Piedmont Memorial Overlook

From the Piedmont Memorial Overlook, atop the Blue Ridge Mountains in Fauquier County, you look out at the heart of the northern Virginia Piedmont—a beautiful site that overlooks one of the most protected landscapes in the eastern United States.

The Piedmont Memorial Overlook. Credit Hugh Kenny/PEC

The land encompassing the Piedmont Memorial Overlook was historically part of a territory occupied by Siouan-speaking people that spanned more than half of the present-day state of Virginia. The rolling green hills of field and forest, dotted by historic towns and villages, and crisscrossed by gravel roads have earned the area a well-deserved reputation for its scenic beauty and historic significance, from pre-colonial times to European settlement, through the Civil War and development of modern agriculture. A verdant agricultural landscape stretches 17 miles between the Bull Run Mountains to the east and the Blue Ridge Mountains to the west. To the south lies the Crooked Run Valley, extending toward Delaplane. To the north lies Clarke and Loudoun counties.

Sitting atop Paris Mountain, runoff from the Overlook feeds into Gap Run, a mountain stream that flows into Goose Creek, a source of public drinking water for northern Virginia residents and an important tributary to the Potomac River.

The mountain is also part of the Crooked Run Valley Rural Historic District, which includes Ashby Gap, a historically important route to the Shenandoah Valley along what is now Rt. 50/Rt. 17. The Preservation Alliance of Virginia once nominated the view from Ashby Gap toward Paris as one of the most endangered, calling it “the quintessential Virginia vista.”

A Conservation Success Story

In the late 1990s, this property and the surrounding area were threatened by several development projects, including mountain-side housing developments and a proposed golf course. Fortunately, in 2000, PEC was able to purchase 1,235 acres with assistance from local families and foundations who support conservation in the Piedmont, including the Prince Charitable Trusts, Jacqueline B. Mars, Catherine Mellon Conover, Marie Ridder, the Ohrstrom family, the Mills family, the Whitehouse family, the Fout family, Phillip and Patricia Thomas, and many more.

Soon after purchasing the land, nearly 450 acres were transferred to the U.S. Department of the Interior to realign and improve the Appalachian National Scenic Trail and provide public access to this exceptional viewshed thanks to the vision and leadership of then-Virginia Senator John Warner and Congressman Frank Wolf.

Additionally, nearby private landowners have worked together with land trusts to permanently protect one of the largest blocks of conservation easements found anywhere in the eastern United States, ensuring that future generations will enjoy the benefits of clean air and clean water, local food, wildlife habitat, and abundant natural, scenic and cultural resources.

Today, PEC has three main goals for this land: to act as a memorial site for this region’s conservationists; to be a showcase and demonstration site for good habitat management practices; and to provide the public access to a spectacular overlook along the Appalachian Trail adjacent to Sky Meadows State Park.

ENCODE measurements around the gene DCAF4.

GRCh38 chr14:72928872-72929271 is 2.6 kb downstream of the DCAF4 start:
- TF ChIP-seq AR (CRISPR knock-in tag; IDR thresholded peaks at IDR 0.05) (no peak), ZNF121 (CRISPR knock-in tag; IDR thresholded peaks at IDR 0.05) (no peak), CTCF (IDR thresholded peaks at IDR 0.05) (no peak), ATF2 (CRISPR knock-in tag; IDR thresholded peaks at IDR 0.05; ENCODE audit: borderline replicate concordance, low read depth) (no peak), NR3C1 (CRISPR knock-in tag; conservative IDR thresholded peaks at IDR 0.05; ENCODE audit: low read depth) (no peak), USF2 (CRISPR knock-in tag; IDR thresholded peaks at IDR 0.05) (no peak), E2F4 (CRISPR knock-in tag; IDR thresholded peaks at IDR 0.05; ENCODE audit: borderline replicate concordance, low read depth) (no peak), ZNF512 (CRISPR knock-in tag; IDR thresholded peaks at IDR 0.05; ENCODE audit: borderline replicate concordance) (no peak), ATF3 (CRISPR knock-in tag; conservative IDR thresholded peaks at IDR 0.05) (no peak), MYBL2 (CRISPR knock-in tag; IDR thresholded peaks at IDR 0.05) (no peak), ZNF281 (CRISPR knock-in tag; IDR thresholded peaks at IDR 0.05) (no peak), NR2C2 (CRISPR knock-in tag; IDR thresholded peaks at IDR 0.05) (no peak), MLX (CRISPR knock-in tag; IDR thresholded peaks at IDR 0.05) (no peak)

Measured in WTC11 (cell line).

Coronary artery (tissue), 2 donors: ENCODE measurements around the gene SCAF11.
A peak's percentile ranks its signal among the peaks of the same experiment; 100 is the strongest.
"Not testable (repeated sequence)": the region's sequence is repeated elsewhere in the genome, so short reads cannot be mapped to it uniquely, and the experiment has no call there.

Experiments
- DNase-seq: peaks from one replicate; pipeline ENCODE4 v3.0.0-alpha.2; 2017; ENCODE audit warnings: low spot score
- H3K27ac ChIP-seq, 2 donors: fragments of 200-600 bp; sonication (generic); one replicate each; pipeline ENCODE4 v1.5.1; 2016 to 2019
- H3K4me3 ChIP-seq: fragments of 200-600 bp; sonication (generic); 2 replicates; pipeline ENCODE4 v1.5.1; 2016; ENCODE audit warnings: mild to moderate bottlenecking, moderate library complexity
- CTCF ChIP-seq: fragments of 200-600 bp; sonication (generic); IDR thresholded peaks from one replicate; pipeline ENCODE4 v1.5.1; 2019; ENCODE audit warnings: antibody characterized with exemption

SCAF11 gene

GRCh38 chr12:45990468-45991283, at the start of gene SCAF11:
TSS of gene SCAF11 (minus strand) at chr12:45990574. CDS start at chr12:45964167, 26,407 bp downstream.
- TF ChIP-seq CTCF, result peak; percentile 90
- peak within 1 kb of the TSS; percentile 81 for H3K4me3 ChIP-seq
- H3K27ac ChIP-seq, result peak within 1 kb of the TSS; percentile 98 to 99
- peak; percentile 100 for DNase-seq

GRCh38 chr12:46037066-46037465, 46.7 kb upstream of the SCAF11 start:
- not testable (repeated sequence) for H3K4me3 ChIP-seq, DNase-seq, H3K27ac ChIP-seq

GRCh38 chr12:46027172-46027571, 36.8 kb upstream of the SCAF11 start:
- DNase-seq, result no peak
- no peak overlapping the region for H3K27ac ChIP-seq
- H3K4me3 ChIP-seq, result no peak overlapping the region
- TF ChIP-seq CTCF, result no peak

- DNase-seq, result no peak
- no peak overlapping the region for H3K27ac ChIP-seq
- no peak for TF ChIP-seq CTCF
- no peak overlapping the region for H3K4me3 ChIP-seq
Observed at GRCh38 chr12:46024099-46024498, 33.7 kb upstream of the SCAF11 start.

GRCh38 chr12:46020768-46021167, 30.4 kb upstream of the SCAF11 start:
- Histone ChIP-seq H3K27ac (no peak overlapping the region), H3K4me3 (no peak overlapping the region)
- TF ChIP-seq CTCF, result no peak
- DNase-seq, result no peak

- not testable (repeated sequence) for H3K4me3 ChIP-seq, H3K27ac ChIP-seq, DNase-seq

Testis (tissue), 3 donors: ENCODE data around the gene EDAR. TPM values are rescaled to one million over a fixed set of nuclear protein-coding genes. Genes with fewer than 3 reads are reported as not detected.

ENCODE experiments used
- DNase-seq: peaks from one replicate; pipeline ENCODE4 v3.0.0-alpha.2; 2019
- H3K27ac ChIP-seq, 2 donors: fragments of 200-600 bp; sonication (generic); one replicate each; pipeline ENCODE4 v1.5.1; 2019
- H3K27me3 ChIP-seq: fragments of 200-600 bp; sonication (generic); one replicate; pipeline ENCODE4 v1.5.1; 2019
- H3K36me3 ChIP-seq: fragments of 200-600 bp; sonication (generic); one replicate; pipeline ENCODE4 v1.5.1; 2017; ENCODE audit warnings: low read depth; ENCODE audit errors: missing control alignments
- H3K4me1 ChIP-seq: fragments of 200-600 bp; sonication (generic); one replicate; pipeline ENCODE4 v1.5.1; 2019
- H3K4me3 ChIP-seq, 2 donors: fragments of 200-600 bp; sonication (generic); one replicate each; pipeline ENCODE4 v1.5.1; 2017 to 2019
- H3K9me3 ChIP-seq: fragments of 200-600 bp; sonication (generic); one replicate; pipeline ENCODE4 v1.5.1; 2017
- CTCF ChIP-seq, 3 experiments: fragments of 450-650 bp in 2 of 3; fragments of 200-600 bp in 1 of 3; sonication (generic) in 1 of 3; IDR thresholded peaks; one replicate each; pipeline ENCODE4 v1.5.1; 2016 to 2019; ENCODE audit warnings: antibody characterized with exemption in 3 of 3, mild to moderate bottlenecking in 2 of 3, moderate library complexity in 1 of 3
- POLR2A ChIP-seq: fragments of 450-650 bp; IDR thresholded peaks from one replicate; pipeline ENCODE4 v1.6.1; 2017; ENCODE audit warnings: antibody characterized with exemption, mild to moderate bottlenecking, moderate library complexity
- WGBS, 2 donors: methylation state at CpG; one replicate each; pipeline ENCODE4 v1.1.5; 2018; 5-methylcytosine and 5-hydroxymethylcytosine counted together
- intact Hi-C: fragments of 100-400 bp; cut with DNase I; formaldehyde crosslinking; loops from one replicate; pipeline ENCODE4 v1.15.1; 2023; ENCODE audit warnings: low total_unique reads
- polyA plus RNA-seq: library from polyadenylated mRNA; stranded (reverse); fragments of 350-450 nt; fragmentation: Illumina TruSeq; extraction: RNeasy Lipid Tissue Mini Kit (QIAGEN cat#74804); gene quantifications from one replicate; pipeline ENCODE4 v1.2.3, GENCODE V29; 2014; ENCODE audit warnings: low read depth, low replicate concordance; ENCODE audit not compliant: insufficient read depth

Remembering Those Who Came Before Us

The Piedmont Memorial Overlook is a place of reflection, where we can remember community members who spent their lives working to protect this landscape. This memorial site, conceived by William M. Backer and supported by The Piedmont Foundation, is dedicated to those friends and supporters.

Habitat Restoration

The Piedmont Memorial Overlook sits within a large block of privately and publicly protected land along the Blue Ridge Mountains that is a patchwork of forest, livestock pasture and mountainous fields. The land was actively farmed from the late 18th century until the recent past, and was heavily grazed by cattle.

In 2012, PEC began an extensive restoration effort on the 50-acre parcel with funding from the USDA, first eliminating fescue and other non-native plants from the pasture, and then seeding native grasses and wildflowers. The property now serves as an active demonstration site for landowners who are interested in viewing habitat restoration practices. It hosts a native meadow and tree and shrub plantings.

Grasslands are declining worldwide, and are one of the most endangered ecosystems on the planet. In Virginia, native grassland is being lost to land-use changes like development, farming and forest regeneration. Grassland-dependent bird species are also declining rapidly as their habitat is lost. Restored meadows, like the one at the Overlook, offer refuge for these species in a changing landscape.

The native meadow is the jewel of the property, home to songbirds, butterflies, raptors, bees and black bears. It was planted with 16 native wildflower species that provide forage for pollinators and habitat for grassland birds. PEC manages the meadow using prescribed fire, late winter mowing, and invasive species monitoring. PEC routinely performs biodiversity surveys with our partners at Virginia Working Landscapes, a program of the Smithsonian’s National Zoo and Conservation Biology Institute.

Visit the Overlook

The Piedmont Memorial Overlook is open 24 hours, seven days a week, including federal holidays. Hikers along the Appalachian Trail and the Whitehouse Ridge Trail at Sky Meadows State Park are welcome anytime to enjoy the views provided by the Overlook. PEC also hosts scheduled outreach events such as bird walks, wild edible walks, land management demonstrations, history hikes and more.

Please practice “leave no trace” principles when you visit, and be cautious of local wildlife, such as black bears and Eastern copperheads.

Learn more about properties owned by PEC